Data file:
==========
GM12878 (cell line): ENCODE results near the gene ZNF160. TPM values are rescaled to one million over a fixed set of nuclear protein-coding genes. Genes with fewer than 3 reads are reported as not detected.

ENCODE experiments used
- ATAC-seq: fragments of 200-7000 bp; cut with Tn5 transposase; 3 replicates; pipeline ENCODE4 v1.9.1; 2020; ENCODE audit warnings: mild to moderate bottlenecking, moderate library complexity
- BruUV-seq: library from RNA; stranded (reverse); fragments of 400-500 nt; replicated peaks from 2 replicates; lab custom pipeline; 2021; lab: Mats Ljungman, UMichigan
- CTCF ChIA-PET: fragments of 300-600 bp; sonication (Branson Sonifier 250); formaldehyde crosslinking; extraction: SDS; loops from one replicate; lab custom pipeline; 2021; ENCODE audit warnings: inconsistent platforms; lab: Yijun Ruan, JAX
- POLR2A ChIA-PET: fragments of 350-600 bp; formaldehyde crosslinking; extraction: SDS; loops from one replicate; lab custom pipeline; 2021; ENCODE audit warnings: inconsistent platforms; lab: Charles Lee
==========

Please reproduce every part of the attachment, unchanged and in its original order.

GM12878 (cell line): ENCODE results near the gene ZNF160. TPM values are rescaled to one million over a fixed set of nuclear protein-coding genes. Genes with fewer than 3 reads are reported as not detected.

ENCODE experiments used
- ATAC-seq: fragments of 200-7000 bp; cut with Tn5 transposase; 3 replicates; pipeline ENCODE4 v1.9.1; 2020; ENCODE audit warnings: mild to moderate bottlenecking, moderate library complexity
- BruUV-seq: library from RNA; stranded (reverse); fragments of 400-500 nt; replicated peaks from 2 replicates; lab custom pipeline; 2021; lab: Mats Ljungman, UMichigan
- CTCF ChIA-PET: fragments of 300-600 bp; sonication (Branson Sonifier 250); formaldehyde crosslinking; extraction: SDS; loops from one replicate; lab custom pipeline; 2021; ENCODE audit warnings: inconsistent platforms; lab: Yijun Ruan, JAX
- POLR2A ChIA-PET: fragments of 350-600 bp; formaldehyde crosslinking; extraction: SDS; loops from one replicate; lab custom pipeline; 2021; ENCODE audit warnings: inconsistent platforms; lab: Charles Lee